One of the things that annoys me most at work is when someone stands a million miles from the desk and looks the other way, waiting for one of us to look up and ask if they need something. I’m there to help. It’s my job and I’m happy to do it. But walk right up to the desk and tell me why you’re there. Tell me everything that you need as clearly as possible.
This is not a real critique of library patrons. I know that academic libraries can be intimidating and I have a lifetime’s experience as a shy person. It’s more that my experience as the person there to offer assistance has taught me how to ask for help.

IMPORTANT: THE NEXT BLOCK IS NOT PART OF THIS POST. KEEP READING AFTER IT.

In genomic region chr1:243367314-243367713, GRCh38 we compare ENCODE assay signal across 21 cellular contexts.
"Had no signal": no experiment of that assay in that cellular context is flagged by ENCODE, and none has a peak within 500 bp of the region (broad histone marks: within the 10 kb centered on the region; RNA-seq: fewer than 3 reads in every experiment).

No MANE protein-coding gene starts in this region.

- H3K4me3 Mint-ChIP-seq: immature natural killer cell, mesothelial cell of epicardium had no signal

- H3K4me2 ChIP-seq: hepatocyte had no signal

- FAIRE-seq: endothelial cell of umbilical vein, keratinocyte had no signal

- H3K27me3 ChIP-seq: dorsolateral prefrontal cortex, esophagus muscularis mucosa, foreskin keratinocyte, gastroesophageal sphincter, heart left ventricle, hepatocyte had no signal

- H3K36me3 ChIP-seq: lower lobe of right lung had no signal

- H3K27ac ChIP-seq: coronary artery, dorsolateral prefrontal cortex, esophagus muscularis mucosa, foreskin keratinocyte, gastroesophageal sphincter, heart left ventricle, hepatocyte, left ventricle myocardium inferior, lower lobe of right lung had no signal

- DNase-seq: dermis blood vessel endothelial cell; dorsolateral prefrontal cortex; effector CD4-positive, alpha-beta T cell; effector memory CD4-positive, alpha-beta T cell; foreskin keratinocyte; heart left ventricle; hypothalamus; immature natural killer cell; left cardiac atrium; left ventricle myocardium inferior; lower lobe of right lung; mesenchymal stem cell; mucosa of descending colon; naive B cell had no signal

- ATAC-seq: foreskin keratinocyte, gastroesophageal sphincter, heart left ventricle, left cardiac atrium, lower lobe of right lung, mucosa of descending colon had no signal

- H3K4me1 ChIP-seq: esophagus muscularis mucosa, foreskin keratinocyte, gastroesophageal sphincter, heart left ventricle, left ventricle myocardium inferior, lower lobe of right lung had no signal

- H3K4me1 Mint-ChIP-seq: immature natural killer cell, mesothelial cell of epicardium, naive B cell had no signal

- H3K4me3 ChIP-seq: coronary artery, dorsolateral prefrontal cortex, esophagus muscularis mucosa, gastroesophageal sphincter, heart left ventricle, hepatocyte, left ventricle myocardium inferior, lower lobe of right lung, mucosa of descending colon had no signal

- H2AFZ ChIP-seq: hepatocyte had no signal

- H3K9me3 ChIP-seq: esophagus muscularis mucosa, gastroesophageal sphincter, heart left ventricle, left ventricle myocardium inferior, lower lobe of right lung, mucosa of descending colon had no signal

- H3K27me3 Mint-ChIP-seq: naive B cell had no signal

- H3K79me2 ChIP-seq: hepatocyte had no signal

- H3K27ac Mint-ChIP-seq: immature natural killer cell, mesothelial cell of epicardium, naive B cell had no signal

Do it as directly as you possibly can. If you know what you need, then don’t make the other person guess. Asking for help is hard, because it always feels like such an imposition, but it’s more respectful of someone else’s time if you just say what you need instead of making them tease it out of you while you apologize for the inconvenience. Ask for everything up front, so that they have the full picture of what you need. Do everything you can so that when you ask for help, you’re actually in the position to receive it. If you don’t know exactly what you need, then maybe you just need to talk it out, and that is a specific enough request.
Asking for help is always an act of courage for me, so I feel like I might as well make it easier on myself and get the best help possible by just saying exactly what I need. Even if I have to blurt it out incomprehensibly and then repeat myself.